Adobe Digital Editions for Epub
Mobipocket Ebook Reader for Prc
New Muse e-books released on the first of each month!
What is an e-book?
It’s an electronic file that can be read on your computer or a handheld e-reader.
Why purchase an e-book?
You get immediate download satisfaction at affordable prices. With an e-reader you can carry hundreds of books with you instead of lugging only a few print books.
The Association of English-language Publishers of Quebec
All materials on this site © 2010-2012 MuseItUp Publishing and its imprints.
MUSEITUP E-BOOK CLUB
MuseItUp authors span worldwide and are eagerly waiting to meet you in our readers groups. Be the first to get a glimpse of their upcoming books, excerpts, author interviews, advance notice of any upcoming contests, time sensitive discount coupons…and have an all-around fun time!
Why not join one of our two groups today!
Facebook (Interaction and discussions)
Facebook (Discover our authors and books)
Elixir is fantasy at its best. Katie Caroll draws us into her world with ease, her well-polished writing style and flow holding us captive until the end. I especially liked the relationship between Katora and her sister Kylene, obviously drawn from real life. I can't wait to read the sequel.
I was pleasantly surprised when I opened this very charming and witty book to read on the skytrain. But I have to say it was kind of embarrassing. I couldn't stop giggling out loud at Maggie Lyon's humour. People kept looking at me, and I tried my hardest to hold in the laughter, but it was impossible. What a delightful story! What child wouldn't love this. It's a story for 6-10 year olds. It's a great book to read to your children when they're young or by themselves when they're older. If your child likes Geronimo Stilton, they'll fall in love with Dewie the little dragon and his friend Jones the toad. I hope Maggie Lyons will turn this into a series.
Joy Smith pulled me into the story on the very first pages. Fast moving, first I hated Victor, than I love him, than I hated until I loved him. And Marisol with her guarded heart had me hoping throughout that she'd open it again to love.
I loved her descriptions. They created such visuals, I felt I was traveling and discovering Colombia with Victor.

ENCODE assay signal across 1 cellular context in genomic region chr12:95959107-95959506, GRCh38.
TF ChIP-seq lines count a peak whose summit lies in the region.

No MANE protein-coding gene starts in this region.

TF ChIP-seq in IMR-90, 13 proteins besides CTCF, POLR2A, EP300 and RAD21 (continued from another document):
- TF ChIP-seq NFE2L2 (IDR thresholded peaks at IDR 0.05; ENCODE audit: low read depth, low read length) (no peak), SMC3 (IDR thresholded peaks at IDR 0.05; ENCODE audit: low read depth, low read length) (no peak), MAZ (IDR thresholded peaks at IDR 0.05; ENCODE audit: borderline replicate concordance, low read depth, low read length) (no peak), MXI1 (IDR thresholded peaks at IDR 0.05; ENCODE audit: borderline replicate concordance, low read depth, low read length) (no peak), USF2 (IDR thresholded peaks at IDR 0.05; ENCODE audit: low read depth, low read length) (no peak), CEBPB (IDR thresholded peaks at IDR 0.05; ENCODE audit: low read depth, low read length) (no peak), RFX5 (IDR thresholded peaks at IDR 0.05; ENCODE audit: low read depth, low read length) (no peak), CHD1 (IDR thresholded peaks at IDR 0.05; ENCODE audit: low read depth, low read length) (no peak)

Ms. Smith writes believable, flawed characters that I wound up cheering and caring for on each page. I can't wait to read her next book. Goodreads Reader Review - Five Stars
"...murder, mystery and intrigue..plus did I mention our hero is a witch? Tex and his best friend Olivia are brilliant characters, really well written and I love tex's dad. Can't wait to read more about tex in the future! -Amazon Reader Review
I really enjoyed the twists and turns of the plot of this novel. From Annabelle putting her life in danger when running away from Boarding School where she has lived since the age of five to her tenacious pursuit in finding clues as to her origins.
She is rescued by Roland, who is too much of a gentleman not to help the intriguing young lady. I relished the suspense of the reciprocal desire between Roland and Belle which is thwarted by misunderstanding after misunderstanding and prevents them achieving mutual fulfilment. The reader yearns for the truth to replace the false pretences and for Roland and Belle to overcome each other's prejudices.
Rosemary Morris' major and minor characters spring to life. I sympathised with Annabelle and found Roland charming. Apart from this, Rosemary's great attention to every aspect of the Regency era is impressive.
False Pretences is a ripping read and I look forward to reading this author's next novel. - F.Way- Amazon Review